Previously, students looked at division situations in which the number of groups (or the fraction of a group) was unknown. They interpreted division expressions as a way to find out that number (or fraction) of groups. In this lesson, students encounter situations where the number of groups is known but the size of each group is not. They interpret division expressions as a way to answer “how much in a group?” questions.
Students use the same tools—multiplication and division equations and tape diagrams—and the same structure of equal-sized groups to reason about “how much in a group?” questions (MP7). They also continue to relate their reasoning in quantitative contexts to their reasoning on abstract representations (MP2). Students find both whole-number and non-whole-number quotients, recognizing that, like the number of groups, the amount in one group can also be a whole number or a fraction.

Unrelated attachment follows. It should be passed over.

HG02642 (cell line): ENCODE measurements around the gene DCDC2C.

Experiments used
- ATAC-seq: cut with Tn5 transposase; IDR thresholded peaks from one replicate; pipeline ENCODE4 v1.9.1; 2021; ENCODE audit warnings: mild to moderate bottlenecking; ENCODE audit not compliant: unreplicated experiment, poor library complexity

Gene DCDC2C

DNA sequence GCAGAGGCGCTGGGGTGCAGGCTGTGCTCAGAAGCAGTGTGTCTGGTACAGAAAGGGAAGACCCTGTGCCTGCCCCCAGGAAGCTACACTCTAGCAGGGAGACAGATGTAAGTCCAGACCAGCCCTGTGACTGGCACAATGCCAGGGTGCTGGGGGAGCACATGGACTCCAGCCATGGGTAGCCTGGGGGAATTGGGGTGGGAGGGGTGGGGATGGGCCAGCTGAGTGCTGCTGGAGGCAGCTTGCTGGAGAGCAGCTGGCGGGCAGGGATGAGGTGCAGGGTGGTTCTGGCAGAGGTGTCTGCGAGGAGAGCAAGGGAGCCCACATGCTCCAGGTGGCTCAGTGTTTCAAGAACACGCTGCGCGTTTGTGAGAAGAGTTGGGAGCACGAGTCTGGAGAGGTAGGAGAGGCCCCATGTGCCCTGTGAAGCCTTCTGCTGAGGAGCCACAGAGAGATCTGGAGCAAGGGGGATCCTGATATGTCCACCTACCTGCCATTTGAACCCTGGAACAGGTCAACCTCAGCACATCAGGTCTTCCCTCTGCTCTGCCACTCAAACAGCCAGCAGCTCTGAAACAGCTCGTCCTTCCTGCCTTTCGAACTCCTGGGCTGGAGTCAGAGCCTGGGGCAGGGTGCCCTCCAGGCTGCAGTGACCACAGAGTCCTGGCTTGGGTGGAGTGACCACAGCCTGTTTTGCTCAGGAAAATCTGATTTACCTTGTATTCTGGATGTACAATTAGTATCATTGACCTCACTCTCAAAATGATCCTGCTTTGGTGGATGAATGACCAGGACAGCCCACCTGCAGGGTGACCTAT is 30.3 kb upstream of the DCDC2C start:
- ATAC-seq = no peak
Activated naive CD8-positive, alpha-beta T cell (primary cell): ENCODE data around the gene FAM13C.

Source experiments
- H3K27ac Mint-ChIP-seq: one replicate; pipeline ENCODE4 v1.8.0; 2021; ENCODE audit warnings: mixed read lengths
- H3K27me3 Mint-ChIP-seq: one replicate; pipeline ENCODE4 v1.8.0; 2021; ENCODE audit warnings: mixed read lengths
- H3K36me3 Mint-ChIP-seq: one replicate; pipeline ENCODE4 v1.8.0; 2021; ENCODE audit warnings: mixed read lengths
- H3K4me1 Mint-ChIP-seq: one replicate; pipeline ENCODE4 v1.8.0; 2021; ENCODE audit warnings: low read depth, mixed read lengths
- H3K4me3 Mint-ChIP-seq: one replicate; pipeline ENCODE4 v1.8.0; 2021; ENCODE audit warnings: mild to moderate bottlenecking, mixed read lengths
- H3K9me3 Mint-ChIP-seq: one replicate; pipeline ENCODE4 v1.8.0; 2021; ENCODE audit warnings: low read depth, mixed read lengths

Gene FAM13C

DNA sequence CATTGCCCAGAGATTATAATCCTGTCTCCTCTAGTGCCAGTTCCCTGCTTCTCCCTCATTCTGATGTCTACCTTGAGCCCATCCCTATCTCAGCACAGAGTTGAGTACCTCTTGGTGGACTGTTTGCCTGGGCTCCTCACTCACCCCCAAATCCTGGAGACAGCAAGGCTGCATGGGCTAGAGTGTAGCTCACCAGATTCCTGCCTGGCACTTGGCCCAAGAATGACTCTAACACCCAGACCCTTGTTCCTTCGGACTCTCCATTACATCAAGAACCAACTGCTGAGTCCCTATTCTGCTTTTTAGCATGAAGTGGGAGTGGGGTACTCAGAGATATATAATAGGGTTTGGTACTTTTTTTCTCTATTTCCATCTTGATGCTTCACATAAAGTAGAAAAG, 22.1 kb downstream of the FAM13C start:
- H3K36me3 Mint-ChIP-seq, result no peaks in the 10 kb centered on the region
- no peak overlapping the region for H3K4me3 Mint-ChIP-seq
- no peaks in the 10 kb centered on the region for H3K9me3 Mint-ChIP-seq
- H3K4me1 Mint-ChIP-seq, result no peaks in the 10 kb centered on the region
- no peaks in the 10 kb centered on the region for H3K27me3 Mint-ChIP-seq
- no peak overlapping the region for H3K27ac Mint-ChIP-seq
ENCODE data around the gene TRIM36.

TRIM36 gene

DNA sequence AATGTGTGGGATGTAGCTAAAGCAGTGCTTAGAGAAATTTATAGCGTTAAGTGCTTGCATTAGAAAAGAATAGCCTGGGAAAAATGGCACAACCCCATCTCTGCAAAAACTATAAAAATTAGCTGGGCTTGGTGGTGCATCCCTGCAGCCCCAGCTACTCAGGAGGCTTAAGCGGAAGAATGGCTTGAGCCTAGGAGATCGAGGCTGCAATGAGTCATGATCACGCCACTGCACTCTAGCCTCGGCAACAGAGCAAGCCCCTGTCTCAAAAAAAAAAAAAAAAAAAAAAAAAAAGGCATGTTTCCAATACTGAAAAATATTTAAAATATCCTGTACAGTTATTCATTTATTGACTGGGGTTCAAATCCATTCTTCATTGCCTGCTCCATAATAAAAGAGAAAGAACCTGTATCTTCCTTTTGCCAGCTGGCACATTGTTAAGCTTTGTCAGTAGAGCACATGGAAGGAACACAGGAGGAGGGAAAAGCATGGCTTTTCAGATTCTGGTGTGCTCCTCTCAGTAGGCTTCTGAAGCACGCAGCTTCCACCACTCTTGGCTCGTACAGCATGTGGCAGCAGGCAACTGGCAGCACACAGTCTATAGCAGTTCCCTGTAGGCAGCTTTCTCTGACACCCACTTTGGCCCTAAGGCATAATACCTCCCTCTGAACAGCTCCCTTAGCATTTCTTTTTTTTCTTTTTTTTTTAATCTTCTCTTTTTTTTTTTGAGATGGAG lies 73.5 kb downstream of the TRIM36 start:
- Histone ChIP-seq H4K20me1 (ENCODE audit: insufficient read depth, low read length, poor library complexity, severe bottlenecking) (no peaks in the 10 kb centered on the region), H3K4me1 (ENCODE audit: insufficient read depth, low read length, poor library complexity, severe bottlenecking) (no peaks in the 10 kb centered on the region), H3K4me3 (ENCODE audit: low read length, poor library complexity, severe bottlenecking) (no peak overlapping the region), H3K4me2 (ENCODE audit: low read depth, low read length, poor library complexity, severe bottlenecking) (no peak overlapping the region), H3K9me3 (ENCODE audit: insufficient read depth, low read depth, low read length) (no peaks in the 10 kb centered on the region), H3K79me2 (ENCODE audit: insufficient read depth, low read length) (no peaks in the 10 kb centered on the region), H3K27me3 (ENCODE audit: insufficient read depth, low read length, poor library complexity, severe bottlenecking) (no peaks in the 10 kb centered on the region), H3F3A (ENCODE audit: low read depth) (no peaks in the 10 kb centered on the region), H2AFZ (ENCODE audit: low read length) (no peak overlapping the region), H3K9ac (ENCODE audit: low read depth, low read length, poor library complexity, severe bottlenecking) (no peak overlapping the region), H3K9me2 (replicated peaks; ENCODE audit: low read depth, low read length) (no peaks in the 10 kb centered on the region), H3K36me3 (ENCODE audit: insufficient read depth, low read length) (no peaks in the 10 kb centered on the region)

- Compare and contrast (orally) strategies for solving problems about “how many groups?” and “how much in 1 group?”
- Create a tape diagram to represent and solve a problem asking “How much in 1 group?” where the dividend, divisor, and quotient may be fractions, and explain (orally) the solution method.
- Write multiplication and division equations to represent a problem asking “How much in 1 group?”
Let’s look at division problems that help us find the size of one group.
- I can tell when a question is asking for the amount in one group.
- I can use diagrams and multiplication and division equations to represent and answer “how much in each group?” questions.
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